Science in Christian Perspective
Paul, Participles and Parameters
RAYMOND N. KIEFT
Director, Institutional Research Department of Mathematics
Central Michigan University Mount Pleasant, Michigan 48858
MAYNARD C. NIEBOER
Campus Pastor Christian Reformed Ministry
Central Michigan University Mount Pleasant, Michigan 48858
From: JASA 26
(June 1974): 52-55.
We all intuitively recognize differences in style among authors. We even try to express these stylistic differences subjectively by such terms as "eloquent", "verbose", "pleasing", "smooth", "flowing", etc. However, we do not normally try to pinpoint, refine or even analyze comparative differences in any detailed or quantitative way. On a more sophisticated level, literary critics have wrestled with the problem of style and its role as an accurate criterion of authorship. Scholars have long been engaged in distinguishing authentic and spurious pieces of literature for a given author. However, the application of style as a criterion for authorship has been mainly a matter of art and subjective judgment even among these scholars. Recent attempts have been made to turn this aspect of literary criticism into a science by combining insights from modern linguistics and statistics; the result is a hybrid known as literary statistics.8
Differences in style within the so-called Pauline Corpus of the Bible have long been noted and described even by the most conservative biblical scholars, and in recent years evangelical scholars have generally conceded that the book of Hebrews is non-Pauline. These scholars have usually attributed the differences in style to the occasional nature of the writing, Paul's use of a scribal secretary (amanuensis), and a certain progression in Pauline thought. Yet attempts to explain stylistic differences have never led evangelical scholars to question the authorship of the thirteen Pauline epistles. A "statistical" approach to Scripture had its beginning in 1921 when P. N. Harrison examined the Pauline authorship of the Pastoral Epistles (I, II Timothy, Titus). Harrison acknowledged that every so-called Pauline epistle has certain characteristics, which is lacking in others. Yet, for the most, the letters form a more or less clearly defined series within certain limits. However, in terms of comparative word usage, unique words, and certain grammatical features, Harrison concluded that the Pastorals form an exception to the Pauline series, and must have been written by a "Paulist" at some later date.2
Even more recently, a minister in Scotland, A. Q. Morton, has been talking a great deal about "scientific and conclusive" evidence showing that only Romans, I and II Corinthians, Galatians, and possibly Philemon are from Paul, and that the rest of the epistles are from four or five different authors.3 Morton feels that at first the church had no reason to question the authenticity of the Pauline epistles. But for the last 150 years, scholars have sought to obtain more accurate information about Paul and about Christianity itself. They have done the best they can with the tools available, but there has been little or no agreement concerning which are Paul's and which are spurious. Morton concludes that traditional literary criticism is non-uniform and too inconclusive to he of real value; there is widespread disagreement concerning the proper criteria for evaluations, and most of the findings are contradictory. Morton also dismisses theological analysis as an acceptable tool for determining authorship on the same grounds. He feels that statistics is the only truly objective, and thus valid approach.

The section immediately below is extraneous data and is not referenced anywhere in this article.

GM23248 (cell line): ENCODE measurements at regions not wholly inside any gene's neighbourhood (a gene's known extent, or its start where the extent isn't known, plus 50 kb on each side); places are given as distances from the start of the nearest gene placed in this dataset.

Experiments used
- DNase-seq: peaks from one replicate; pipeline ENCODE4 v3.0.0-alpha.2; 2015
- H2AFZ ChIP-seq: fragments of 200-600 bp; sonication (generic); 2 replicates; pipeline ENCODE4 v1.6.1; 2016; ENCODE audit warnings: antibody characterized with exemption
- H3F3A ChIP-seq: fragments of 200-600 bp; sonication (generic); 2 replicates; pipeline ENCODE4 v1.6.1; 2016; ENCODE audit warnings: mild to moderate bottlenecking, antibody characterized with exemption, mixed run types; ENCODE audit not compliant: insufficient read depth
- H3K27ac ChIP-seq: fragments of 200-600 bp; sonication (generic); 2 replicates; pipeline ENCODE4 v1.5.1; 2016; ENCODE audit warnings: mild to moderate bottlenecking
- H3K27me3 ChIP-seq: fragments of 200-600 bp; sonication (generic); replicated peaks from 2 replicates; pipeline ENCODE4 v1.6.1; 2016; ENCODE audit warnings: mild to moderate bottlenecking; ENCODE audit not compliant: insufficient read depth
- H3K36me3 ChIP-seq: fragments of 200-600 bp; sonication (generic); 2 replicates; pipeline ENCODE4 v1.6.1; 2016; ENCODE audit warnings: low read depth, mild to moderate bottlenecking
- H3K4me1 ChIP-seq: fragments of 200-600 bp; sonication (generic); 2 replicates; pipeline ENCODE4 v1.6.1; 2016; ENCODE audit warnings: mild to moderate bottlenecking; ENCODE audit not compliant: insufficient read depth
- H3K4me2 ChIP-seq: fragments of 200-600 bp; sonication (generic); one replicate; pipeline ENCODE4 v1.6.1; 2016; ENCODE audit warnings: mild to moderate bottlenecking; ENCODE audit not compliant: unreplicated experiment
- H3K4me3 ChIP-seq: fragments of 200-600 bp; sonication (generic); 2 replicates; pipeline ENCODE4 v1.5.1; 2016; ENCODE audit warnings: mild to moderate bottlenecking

Literary critics have wrestled with the problem of style and its role as an accurate criterion of authorship.
Morton posits that any Greek prose author has a pattern which is as distinctive
for him as a fingerprint. This distinctive pattern is unconscious, but may be
discerned in terms of sentence length and the frequency of Greek
particles (notably kai). He claims that this has been consistently proven in 400 samples
to late Hellenistic authors. In each ease, discrepancies in these
coincided with the scholarly opinion on the genuine and spurious
to the various authors. These tests were then applied to the thirteen letters
ascribed to Paul. Morton concluded that only the four major letters (Hauptbriefe)
are genuine Pauline writings. Morton has gone on to apply several other tests
in addition to sentence length and kai frequency.4,5 The point is
that his tests
have a cumulative value rather than completely independent confirmation.
Purpose and Method
It is our thesis that more basic work still needs to be done concerning parameters which adequately define style and the minimum sample size that can be used. In this paper, we want to investigate one major literary characteristic which has not been studied to date, namely the Pauline use of the participle. We use the statistical technique called discriminant analysis to study the usage of the participle by distinguishing among groups of similar participle usage. B. Van Elderen has provided us with a systematic tabular count of the usage of the participle.7 This count becomes the data for the discriminant analysis.